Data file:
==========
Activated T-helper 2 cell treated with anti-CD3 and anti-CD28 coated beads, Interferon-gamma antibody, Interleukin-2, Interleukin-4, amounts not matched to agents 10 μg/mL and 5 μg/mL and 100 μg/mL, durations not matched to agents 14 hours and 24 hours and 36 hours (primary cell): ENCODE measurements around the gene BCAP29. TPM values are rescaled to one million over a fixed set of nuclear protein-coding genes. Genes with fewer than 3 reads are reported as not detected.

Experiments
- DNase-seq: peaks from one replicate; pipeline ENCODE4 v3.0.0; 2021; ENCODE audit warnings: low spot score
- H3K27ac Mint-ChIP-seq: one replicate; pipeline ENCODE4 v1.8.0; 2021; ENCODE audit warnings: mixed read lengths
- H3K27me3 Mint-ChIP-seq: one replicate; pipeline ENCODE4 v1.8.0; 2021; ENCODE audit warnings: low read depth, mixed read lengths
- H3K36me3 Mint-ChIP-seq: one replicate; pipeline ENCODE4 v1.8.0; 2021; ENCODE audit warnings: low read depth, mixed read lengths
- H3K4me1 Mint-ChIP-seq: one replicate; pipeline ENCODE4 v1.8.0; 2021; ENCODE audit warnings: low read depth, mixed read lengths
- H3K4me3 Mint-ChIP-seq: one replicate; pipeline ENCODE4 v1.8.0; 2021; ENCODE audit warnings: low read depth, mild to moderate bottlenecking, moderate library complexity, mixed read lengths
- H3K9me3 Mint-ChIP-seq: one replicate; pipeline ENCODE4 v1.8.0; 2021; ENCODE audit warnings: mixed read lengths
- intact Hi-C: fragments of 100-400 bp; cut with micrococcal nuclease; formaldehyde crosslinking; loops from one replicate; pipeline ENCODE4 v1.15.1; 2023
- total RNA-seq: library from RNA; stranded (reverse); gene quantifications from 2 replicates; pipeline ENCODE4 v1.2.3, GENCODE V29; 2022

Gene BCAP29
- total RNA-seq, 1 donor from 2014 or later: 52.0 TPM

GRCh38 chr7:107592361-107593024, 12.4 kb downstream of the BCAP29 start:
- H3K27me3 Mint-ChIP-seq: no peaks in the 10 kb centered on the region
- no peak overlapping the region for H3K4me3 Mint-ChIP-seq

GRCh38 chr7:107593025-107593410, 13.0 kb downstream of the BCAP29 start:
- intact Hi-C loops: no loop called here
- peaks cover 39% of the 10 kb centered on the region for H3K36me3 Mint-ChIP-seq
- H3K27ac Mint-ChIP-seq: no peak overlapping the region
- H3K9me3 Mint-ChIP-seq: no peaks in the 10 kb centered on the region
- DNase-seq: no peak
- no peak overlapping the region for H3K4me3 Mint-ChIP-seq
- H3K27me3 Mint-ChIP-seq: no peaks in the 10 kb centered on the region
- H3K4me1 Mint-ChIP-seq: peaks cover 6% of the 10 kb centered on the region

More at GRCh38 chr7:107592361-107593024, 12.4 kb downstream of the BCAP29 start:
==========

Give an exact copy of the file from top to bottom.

Activated T-helper 2 cell treated with anti-CD3 and anti-CD28 coated beads, Interferon-gamma antibody, Interleukin-2, Interleukin-4, amounts not matched to agents 10 μg/mL and 5 μg/mL and 100 μg/mL, durations not matched to agents 14 hours and 24 hours and 36 hours (primary cell): ENCODE measurements around the gene BCAP29. TPM values are rescaled to one million over a fixed set of nuclear protein-coding genes. Genes with fewer than 3 reads are reported as not detected.

Experiments
- DNase-seq: peaks from one replicate; pipeline ENCODE4 v3.0.0; 2021; ENCODE audit warnings: low spot score
- H3K27ac Mint-ChIP-seq: one replicate; pipeline ENCODE4 v1.8.0; 2021; ENCODE audit warnings: mixed read lengths
- H3K27me3 Mint-ChIP-seq: one replicate; pipeline ENCODE4 v1.8.0; 2021; ENCODE audit warnings: low read depth, mixed read lengths
- H3K36me3 Mint-ChIP-seq: one replicate; pipeline ENCODE4 v1.8.0; 2021; ENCODE audit warnings: low read depth, mixed read lengths
- H3K4me1 Mint-ChIP-seq: one replicate; pipeline ENCODE4 v1.8.0; 2021; ENCODE audit warnings: low read depth, mixed read lengths
- H3K4me3 Mint-ChIP-seq: one replicate; pipeline ENCODE4 v1.8.0; 2021; ENCODE audit warnings: low read depth, mild to moderate bottlenecking, moderate library complexity, mixed read lengths
- H3K9me3 Mint-ChIP-seq: one replicate; pipeline ENCODE4 v1.8.0; 2021; ENCODE audit warnings: mixed read lengths
- intact Hi-C: fragments of 100-400 bp; cut with micrococcal nuclease; formaldehyde crosslinking; loops from one replicate; pipeline ENCODE4 v1.15.1; 2023
- total RNA-seq: library from RNA; stranded (reverse); gene quantifications from 2 replicates; pipeline ENCODE4 v1.2.3, GENCODE V29; 2022

Gene BCAP29
- total RNA-seq, 1 donor from 2014 or later: 52.0 TPM

GRCh38 chr7:107592361-107593024, 12.4 kb downstream of the BCAP29 start:
- H3K27me3 Mint-ChIP-seq: no peaks in the 10 kb centered on the region
- no peak overlapping the region for H3K4me3 Mint-ChIP-seq

GRCh38 chr7:107593025-107593410, 13.0 kb downstream of the BCAP29 start:
- intact Hi-C loops: no loop called here
- peaks cover 39% of the 10 kb centered on the region for H3K36me3 Mint-ChIP-seq
- H3K27ac Mint-ChIP-seq: no peak overlapping the region
- H3K9me3 Mint-ChIP-seq: no peaks in the 10 kb centered on the region
- DNase-seq: no peak
- no peak overlapping the region for H3K4me3 Mint-ChIP-seq
- H3K27me3 Mint-ChIP-seq: no peaks in the 10 kb centered on the region
- H3K4me1 Mint-ChIP-seq: peaks cover 6% of the 10 kb centered on the region

More at GRCh38 chr7:107592361-107593024, 12.4 kb downstream of the BCAP29 start: